Factors influencing Intel’s gross margin
So far, 2018 has been a good year for Intel (INTC) given the strong demand in the PC and server markets.
However, unexpected demand has created a supply shortage at the company in the fourth quarter, and because of this, it’s spent an additional $1 billion on boosting its 14 nm (nanometer) manufacturing capacity to meet growing demand.
For the fourth quarter, Intel expects to report a non-generally accepted accounting principles gross margin of 62%, ~300 basis points lower than its third-quarter gross margin of 65.9%. Before the third quarter, the company hadn’t reported a gross margin as high as 66% for a very long time. On Intel’s third-quarter earnings call, CFO and interim CEO Robert Swan stated that almost 66% of Intel’s gross margin was driven by several one-off factors.
Intel’s 66% gross margin
Swan stated that the company’s third-quarter gross margin was artificially inflated by two one-off instances. Firstly, Intel’s memory business secured ~$110 million in government incentive for scaling its fabrication facilities outside the United States. Secondly, it saw a sell-through of its CPU (central processing unit) and modem inventory: Apple (AAPL) launched its Intel modem-powered iPhones, and Intel sold off its CPU inventory to meet an unexpected increase in PC and server demand.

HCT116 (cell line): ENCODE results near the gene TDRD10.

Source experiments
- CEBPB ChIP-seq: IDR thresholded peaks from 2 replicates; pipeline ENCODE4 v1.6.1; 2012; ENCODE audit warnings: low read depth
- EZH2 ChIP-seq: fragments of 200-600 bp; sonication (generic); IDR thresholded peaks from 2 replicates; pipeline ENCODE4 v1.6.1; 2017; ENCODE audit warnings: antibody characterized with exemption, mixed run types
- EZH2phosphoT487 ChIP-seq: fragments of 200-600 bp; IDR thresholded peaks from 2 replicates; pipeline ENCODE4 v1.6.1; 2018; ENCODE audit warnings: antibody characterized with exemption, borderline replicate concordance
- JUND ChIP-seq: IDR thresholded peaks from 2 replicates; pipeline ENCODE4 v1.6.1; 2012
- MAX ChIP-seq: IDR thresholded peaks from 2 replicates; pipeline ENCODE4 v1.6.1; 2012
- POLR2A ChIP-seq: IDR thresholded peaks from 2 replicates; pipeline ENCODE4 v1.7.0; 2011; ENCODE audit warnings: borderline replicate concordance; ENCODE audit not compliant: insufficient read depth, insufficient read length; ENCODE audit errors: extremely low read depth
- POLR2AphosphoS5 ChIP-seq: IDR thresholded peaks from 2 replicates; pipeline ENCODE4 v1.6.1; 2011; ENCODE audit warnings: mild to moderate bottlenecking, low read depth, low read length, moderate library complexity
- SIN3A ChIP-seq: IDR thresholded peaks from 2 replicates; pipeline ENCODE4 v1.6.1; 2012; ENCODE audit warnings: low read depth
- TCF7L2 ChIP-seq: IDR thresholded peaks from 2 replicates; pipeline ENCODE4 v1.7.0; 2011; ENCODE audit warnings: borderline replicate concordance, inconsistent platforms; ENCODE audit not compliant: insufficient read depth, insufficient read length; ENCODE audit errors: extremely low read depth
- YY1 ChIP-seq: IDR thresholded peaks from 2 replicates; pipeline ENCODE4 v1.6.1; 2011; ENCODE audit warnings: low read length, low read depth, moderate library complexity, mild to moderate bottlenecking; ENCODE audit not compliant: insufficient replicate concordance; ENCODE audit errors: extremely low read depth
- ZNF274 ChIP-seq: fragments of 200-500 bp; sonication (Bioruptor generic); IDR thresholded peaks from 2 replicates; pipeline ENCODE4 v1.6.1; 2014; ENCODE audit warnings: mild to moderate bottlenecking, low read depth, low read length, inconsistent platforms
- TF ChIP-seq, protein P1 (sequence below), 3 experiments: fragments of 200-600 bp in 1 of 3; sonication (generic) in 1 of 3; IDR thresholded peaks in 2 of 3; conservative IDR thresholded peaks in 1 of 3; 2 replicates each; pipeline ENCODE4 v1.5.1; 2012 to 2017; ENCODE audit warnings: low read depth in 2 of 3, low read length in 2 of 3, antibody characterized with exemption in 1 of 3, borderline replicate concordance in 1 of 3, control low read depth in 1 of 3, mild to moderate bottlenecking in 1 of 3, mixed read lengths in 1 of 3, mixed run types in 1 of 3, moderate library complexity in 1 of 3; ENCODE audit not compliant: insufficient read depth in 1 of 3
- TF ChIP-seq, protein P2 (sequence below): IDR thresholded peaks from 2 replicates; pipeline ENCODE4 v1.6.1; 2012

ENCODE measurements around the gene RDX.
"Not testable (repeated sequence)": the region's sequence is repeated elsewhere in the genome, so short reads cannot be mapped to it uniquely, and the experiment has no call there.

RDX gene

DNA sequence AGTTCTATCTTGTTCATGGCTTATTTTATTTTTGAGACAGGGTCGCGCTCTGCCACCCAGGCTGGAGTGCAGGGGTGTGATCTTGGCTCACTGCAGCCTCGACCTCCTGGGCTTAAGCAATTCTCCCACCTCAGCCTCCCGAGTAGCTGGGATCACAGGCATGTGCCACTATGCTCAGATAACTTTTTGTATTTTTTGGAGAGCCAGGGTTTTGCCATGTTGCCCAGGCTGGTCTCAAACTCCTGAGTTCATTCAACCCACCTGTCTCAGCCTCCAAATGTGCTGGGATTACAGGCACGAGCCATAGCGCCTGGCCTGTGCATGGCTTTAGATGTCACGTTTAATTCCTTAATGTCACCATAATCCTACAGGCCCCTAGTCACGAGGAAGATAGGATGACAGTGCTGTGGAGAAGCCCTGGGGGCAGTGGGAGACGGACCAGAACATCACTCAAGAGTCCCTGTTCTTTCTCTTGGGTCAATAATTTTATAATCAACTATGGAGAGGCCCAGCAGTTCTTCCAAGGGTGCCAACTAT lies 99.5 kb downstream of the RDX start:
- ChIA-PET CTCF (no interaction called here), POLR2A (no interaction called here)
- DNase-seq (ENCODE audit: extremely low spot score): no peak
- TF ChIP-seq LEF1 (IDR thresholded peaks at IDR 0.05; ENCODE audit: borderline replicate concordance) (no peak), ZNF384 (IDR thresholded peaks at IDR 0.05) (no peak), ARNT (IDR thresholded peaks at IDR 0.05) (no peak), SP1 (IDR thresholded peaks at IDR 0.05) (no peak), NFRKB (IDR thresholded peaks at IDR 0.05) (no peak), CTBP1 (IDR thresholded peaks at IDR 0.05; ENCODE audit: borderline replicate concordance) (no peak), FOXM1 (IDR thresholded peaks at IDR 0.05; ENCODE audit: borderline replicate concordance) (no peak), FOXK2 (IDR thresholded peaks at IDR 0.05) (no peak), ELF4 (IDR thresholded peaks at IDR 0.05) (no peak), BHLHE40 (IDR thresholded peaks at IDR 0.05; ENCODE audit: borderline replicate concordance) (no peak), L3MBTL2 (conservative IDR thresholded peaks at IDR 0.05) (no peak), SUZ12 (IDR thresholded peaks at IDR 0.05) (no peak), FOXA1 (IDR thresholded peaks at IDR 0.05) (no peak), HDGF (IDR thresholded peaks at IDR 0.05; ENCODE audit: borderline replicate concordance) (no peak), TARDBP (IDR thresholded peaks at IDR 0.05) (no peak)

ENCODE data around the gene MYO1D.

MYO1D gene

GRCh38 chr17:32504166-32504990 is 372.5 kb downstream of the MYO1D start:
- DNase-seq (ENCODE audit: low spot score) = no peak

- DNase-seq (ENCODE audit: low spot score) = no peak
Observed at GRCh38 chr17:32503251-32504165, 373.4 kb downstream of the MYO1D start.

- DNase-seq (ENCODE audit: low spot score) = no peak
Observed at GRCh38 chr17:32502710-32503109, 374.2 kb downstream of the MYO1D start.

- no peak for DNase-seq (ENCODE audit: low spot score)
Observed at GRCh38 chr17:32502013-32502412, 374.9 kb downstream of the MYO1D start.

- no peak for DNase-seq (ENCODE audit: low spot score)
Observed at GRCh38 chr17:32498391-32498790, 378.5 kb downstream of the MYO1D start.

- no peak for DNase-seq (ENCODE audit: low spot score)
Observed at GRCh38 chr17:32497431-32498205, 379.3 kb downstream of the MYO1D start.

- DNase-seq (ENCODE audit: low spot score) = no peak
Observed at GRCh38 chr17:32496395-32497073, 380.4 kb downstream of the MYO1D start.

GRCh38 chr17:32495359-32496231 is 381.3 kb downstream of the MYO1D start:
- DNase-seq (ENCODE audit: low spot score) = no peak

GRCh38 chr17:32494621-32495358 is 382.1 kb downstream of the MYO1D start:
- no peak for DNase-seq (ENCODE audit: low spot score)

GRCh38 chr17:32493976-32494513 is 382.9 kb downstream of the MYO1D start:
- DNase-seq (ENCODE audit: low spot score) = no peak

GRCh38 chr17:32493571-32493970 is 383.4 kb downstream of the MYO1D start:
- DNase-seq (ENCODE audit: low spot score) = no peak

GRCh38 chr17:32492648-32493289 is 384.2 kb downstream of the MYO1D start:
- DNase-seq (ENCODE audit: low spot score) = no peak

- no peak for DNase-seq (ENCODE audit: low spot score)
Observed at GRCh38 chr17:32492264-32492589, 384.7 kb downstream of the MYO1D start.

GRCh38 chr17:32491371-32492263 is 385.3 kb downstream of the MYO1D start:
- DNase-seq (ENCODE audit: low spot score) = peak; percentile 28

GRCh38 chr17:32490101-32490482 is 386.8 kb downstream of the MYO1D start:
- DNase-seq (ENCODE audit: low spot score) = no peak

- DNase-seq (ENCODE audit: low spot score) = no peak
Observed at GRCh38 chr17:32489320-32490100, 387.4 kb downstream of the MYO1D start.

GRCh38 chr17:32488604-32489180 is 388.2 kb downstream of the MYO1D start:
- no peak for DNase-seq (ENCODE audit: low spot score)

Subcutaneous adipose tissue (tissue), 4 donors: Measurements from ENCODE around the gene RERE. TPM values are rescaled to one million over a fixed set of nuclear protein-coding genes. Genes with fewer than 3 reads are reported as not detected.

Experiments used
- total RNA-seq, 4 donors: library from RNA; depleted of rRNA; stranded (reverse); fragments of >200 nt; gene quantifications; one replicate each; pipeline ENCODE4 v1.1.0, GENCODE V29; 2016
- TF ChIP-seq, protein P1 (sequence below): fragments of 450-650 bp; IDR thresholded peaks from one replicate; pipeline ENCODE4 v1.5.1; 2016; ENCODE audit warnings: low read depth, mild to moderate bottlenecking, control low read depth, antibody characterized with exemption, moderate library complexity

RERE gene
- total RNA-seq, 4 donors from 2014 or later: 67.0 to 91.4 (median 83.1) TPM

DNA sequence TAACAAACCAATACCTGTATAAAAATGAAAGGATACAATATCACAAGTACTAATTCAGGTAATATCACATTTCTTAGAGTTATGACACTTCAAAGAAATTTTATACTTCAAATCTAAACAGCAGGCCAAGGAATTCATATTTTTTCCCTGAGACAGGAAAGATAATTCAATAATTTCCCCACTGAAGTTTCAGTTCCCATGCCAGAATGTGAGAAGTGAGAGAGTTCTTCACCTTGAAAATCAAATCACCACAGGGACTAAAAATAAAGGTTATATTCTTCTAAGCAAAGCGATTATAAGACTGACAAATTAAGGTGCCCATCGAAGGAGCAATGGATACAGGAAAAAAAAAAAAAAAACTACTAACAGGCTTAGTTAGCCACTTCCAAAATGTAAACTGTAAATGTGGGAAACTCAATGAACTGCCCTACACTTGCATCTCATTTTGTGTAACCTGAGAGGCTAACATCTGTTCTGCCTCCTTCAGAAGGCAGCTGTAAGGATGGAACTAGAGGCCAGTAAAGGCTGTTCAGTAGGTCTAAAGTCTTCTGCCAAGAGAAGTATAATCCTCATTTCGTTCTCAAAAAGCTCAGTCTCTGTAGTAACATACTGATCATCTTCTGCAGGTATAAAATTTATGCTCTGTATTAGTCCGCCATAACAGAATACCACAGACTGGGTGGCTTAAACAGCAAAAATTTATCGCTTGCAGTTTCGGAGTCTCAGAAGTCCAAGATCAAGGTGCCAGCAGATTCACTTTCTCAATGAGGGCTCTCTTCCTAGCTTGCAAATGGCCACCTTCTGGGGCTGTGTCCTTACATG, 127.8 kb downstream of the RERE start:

Excluding the impact of these one-off instances, Swan stated that Intel’s third-quarter gross margin stood at 64% driven by the full capacity utilization of its factories amid the supply shortage. The supply shortage also boosted the average selling price of PC and data center platforms. However, increasing platform costs and a higher mix of modem and memory chips partially offset the expansion in the company’s gross margin.
Next, we’ll see how Intel’s profitability could play out in the fourth quarter and 2018.